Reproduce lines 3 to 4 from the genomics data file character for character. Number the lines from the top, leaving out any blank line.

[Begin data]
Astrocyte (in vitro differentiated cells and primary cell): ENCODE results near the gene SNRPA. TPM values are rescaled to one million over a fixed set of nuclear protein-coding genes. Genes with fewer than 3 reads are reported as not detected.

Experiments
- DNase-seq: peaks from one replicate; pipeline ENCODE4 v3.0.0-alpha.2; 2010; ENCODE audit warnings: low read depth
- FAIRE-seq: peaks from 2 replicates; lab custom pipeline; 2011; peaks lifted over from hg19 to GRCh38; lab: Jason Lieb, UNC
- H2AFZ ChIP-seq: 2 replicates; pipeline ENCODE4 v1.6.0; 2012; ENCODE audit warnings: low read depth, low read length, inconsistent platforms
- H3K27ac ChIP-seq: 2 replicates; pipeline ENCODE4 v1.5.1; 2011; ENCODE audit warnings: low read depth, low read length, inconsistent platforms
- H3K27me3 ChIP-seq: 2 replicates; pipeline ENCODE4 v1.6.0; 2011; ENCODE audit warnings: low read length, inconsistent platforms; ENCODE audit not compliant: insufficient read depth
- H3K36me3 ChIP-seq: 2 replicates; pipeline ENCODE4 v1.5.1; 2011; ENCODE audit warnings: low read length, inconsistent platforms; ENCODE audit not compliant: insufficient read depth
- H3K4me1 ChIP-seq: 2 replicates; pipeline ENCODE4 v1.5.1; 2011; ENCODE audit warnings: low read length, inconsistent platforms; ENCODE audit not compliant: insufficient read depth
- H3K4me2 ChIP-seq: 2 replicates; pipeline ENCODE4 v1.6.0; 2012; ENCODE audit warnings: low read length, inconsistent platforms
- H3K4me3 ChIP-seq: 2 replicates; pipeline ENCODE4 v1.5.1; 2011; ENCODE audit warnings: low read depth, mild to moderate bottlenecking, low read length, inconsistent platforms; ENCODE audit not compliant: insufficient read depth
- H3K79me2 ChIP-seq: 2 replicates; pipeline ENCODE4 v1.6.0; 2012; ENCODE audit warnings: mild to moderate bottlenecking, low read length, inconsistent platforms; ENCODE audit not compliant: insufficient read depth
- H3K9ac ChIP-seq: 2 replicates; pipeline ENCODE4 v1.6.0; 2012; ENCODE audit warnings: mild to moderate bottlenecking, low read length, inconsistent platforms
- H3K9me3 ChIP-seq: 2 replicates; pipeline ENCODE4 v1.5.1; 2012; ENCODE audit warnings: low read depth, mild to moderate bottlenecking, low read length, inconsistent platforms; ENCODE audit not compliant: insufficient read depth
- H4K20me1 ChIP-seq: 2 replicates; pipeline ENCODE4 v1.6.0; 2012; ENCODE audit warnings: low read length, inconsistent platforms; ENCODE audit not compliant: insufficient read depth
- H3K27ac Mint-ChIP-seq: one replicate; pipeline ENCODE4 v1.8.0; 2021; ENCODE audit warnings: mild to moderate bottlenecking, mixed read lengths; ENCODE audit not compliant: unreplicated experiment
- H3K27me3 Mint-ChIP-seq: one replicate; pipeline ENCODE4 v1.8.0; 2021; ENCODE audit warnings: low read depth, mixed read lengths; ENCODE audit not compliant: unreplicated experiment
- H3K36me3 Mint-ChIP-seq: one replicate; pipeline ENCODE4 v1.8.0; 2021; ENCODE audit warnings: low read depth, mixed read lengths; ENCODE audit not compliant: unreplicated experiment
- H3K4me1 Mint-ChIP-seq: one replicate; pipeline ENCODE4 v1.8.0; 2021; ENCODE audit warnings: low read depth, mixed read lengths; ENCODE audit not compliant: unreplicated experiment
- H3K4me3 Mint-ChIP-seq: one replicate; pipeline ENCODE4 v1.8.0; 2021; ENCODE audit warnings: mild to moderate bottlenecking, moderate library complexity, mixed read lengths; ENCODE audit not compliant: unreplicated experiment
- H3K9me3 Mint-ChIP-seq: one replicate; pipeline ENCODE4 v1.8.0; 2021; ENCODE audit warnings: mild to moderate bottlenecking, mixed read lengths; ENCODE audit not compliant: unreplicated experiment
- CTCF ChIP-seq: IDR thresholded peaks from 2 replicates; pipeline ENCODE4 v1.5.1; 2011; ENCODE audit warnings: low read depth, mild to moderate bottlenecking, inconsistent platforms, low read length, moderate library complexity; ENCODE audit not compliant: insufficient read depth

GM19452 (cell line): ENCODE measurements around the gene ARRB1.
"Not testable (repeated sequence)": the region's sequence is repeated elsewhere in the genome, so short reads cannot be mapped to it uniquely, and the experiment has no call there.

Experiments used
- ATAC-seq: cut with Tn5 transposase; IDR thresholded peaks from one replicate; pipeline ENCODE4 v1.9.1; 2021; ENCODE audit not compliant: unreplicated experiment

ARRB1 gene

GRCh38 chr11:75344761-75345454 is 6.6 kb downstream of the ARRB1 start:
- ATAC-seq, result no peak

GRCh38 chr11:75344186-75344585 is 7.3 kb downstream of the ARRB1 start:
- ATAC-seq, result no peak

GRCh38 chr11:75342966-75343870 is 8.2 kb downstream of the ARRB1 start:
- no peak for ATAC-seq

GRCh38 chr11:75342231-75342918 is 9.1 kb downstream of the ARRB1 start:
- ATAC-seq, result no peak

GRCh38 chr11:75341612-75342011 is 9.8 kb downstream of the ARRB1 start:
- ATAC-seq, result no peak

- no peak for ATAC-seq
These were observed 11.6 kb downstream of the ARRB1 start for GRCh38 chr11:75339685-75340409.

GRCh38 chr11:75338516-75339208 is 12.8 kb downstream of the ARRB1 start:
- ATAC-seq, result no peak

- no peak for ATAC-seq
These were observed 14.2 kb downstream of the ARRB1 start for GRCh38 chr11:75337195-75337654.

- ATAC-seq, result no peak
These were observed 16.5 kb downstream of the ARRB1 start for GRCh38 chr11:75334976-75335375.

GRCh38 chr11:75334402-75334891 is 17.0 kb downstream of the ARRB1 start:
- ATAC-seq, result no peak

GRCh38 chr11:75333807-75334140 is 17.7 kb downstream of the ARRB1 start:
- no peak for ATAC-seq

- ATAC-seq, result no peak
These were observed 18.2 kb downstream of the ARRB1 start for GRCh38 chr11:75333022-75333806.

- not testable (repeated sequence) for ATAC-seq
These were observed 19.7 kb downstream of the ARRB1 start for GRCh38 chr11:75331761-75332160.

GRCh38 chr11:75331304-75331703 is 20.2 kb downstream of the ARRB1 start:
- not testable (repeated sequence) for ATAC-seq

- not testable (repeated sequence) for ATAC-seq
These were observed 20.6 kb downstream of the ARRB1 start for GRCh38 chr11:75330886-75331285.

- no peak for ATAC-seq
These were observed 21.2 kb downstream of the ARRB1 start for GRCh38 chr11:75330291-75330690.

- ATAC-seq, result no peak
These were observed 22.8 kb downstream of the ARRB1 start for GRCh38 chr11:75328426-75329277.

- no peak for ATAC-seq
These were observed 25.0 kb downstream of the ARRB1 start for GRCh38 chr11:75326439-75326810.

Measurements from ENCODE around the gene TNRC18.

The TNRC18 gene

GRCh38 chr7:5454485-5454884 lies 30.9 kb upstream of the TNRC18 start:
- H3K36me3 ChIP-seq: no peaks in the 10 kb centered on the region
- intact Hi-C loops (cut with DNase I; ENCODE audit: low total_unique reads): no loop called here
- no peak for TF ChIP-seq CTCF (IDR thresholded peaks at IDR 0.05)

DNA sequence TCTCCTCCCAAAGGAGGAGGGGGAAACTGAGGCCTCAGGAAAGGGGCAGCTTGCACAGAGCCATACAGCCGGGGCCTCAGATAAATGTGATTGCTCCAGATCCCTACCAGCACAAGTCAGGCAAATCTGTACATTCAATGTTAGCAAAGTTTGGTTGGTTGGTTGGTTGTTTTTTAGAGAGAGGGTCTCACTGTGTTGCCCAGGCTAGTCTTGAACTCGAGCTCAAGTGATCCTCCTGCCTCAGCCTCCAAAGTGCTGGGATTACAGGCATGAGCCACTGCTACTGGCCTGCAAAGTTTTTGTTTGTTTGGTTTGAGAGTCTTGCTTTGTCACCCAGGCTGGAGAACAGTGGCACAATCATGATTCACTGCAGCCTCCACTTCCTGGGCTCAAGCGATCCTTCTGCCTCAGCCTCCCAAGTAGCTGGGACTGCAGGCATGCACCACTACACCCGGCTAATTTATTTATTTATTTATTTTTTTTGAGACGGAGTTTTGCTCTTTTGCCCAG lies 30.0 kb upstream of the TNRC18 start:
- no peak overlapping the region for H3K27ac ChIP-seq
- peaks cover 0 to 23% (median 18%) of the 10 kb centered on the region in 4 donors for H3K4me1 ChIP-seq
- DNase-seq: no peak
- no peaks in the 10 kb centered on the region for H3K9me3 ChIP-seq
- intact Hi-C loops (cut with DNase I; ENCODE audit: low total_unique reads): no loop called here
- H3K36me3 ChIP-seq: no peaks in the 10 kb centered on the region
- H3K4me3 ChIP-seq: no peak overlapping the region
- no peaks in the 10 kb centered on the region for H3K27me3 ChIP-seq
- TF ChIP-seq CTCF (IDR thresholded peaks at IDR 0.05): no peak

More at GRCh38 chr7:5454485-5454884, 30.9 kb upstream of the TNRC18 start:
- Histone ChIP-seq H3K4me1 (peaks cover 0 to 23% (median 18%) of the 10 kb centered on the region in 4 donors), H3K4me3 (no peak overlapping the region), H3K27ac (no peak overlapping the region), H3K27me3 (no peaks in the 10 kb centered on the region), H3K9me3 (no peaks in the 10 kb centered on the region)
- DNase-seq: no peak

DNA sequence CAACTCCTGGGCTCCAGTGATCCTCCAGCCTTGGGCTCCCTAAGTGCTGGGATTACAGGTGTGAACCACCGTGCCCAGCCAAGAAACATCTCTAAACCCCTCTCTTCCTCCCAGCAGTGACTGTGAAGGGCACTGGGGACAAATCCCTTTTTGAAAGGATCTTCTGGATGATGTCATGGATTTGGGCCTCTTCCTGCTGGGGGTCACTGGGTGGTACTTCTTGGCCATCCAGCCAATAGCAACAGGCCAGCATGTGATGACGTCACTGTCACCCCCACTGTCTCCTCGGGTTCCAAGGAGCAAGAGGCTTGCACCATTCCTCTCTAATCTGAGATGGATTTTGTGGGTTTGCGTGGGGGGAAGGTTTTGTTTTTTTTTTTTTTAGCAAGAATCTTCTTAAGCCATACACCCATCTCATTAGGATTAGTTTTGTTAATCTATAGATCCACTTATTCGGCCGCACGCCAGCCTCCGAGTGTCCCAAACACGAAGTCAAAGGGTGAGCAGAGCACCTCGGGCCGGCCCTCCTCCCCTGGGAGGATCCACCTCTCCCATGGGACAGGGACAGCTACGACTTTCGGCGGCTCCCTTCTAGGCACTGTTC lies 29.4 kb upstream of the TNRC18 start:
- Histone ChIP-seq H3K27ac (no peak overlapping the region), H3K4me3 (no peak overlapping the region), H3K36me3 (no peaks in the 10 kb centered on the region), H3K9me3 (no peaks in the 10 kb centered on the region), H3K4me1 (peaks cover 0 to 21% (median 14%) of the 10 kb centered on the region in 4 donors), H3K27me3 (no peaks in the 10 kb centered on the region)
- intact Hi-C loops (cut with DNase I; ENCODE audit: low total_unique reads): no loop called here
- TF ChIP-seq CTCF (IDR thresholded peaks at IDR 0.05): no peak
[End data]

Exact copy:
- DNase-seq: peaks from one replicate; pipeline ENCODE4 v3.0.0-alpha.2; 2010; ENCODE audit warnings: low read depth
- FAIRE-seq: peaks from 2 replicates; lab custom pipeline; 2011; peaks lifted over from hg19 to GRCh38; lab: Jason Lieb, UNC